Find a mentor.

There's always that one person at work who sends great emails and gives excellent speeches at work. They capture your attention every time they speak at a meeting or send an email. If you have identified that person at work, Crosby believes that that person can be a mentor for you.

"Find a role model and if possible, build a relationship, and you can potentially cultivate a mentorship where you can get individual feedback. In the meantime, consider how they would respond in situations where you might feel stuck."

Are you a member of our insiders squad? Join us in the xoTribe Members Community today!

Featured image by Shutterstock

Originally published on September 2, 2019

Kissing is such a fascinating thing — to me. The reason why I say that is because, if the person you are exchanging a kiss with is someone who is good at it, it can be the sexiest, most special and most exhilarating thing ever. On the other hand, if they aren't so good — it's just gross. I don't know about y'all, but kissing is such a big deal in my world that I once broke up with someone, in part, because they totally sucked at doing it. It was like, no matter how hard I tried to explain to them what I needed in order to feel like we were in "kissing sync", they would continue to go off and do their own thing. All over my face (yuck).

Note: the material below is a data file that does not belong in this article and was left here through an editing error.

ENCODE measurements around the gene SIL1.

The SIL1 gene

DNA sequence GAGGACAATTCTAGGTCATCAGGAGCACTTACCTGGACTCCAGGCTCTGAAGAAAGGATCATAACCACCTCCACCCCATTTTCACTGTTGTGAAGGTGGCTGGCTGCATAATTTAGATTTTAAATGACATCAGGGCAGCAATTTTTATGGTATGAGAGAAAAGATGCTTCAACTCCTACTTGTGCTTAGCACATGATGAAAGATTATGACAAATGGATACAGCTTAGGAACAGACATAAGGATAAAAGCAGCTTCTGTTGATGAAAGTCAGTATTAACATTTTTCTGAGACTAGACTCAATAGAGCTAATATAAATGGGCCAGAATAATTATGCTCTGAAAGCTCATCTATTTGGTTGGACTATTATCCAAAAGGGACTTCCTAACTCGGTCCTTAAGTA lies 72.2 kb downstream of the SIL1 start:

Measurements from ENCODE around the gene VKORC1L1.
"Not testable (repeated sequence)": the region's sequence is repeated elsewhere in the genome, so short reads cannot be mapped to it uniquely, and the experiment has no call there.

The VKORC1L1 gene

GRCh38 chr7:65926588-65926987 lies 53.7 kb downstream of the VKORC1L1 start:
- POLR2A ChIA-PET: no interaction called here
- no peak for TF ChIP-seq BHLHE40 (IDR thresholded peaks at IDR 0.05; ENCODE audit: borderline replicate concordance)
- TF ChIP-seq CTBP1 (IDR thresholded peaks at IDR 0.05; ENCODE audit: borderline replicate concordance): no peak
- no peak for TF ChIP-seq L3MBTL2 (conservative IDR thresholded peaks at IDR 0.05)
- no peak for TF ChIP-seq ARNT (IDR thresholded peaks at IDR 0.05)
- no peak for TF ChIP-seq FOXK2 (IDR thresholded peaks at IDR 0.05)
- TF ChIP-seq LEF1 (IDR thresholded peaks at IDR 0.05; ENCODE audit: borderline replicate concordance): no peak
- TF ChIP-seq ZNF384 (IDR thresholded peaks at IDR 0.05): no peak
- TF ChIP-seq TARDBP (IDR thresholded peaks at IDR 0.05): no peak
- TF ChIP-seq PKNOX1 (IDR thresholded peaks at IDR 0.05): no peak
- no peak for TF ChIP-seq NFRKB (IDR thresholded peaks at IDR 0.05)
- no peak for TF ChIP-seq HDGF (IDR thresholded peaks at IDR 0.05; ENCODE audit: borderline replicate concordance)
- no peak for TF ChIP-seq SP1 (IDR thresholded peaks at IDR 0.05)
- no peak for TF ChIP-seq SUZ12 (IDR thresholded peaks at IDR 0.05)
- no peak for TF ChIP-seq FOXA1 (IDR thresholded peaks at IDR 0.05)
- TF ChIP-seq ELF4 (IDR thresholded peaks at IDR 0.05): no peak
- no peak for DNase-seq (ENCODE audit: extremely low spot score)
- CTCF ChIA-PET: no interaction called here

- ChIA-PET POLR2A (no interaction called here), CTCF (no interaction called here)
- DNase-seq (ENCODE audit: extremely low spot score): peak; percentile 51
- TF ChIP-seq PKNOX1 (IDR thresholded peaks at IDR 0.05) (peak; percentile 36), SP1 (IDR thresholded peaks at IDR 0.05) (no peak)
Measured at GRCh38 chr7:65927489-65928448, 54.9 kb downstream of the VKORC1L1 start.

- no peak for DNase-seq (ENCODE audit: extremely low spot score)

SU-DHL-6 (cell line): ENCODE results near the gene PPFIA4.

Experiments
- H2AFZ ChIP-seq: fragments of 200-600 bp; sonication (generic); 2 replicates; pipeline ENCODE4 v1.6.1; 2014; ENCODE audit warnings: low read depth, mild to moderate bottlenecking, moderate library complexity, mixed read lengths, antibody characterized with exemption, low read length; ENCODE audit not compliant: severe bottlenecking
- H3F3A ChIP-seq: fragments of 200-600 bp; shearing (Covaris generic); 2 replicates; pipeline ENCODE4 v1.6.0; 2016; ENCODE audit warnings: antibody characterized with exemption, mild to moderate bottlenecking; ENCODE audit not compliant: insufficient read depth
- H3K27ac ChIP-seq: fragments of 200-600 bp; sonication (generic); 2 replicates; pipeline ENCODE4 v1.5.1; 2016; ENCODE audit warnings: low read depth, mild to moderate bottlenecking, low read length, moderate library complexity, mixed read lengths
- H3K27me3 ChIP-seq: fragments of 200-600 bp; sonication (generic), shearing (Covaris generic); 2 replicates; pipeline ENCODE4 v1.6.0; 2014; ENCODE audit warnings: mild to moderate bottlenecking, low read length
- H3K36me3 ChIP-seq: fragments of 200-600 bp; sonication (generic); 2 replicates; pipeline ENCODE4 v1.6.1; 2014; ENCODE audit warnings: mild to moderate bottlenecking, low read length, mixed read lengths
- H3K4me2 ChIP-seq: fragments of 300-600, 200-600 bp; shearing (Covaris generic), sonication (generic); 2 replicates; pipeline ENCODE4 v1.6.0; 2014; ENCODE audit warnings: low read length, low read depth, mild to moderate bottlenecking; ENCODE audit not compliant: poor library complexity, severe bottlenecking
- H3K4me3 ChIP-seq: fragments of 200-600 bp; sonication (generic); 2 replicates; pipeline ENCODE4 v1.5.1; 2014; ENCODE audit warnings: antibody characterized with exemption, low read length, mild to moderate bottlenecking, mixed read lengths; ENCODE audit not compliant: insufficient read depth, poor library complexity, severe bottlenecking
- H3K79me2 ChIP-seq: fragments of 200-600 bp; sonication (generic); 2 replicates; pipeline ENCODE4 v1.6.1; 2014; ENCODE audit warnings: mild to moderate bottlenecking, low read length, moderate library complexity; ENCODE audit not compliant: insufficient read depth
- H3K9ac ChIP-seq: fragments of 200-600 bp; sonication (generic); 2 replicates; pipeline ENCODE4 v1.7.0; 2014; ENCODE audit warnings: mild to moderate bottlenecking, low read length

Keep reading... Show less
The daily empowerment fix you need.
Make things inbox official.

We have witnessed Halle Berry go through many ups and downs in love, but it seems like she may have finally found the one. The Bruised star is dating R&B singer Van Hunt and she spoke with ET about the love in her life during ELLE Women in Hollywood Celebration at the Academy Museum of Motion Pictures in Los Angeles, which took place on Tuesday.

Keep reading... Show less

Money Talks is an xoNecole series where we talk candidly to real women about how they spend money, their relationship with money, and how they spend it.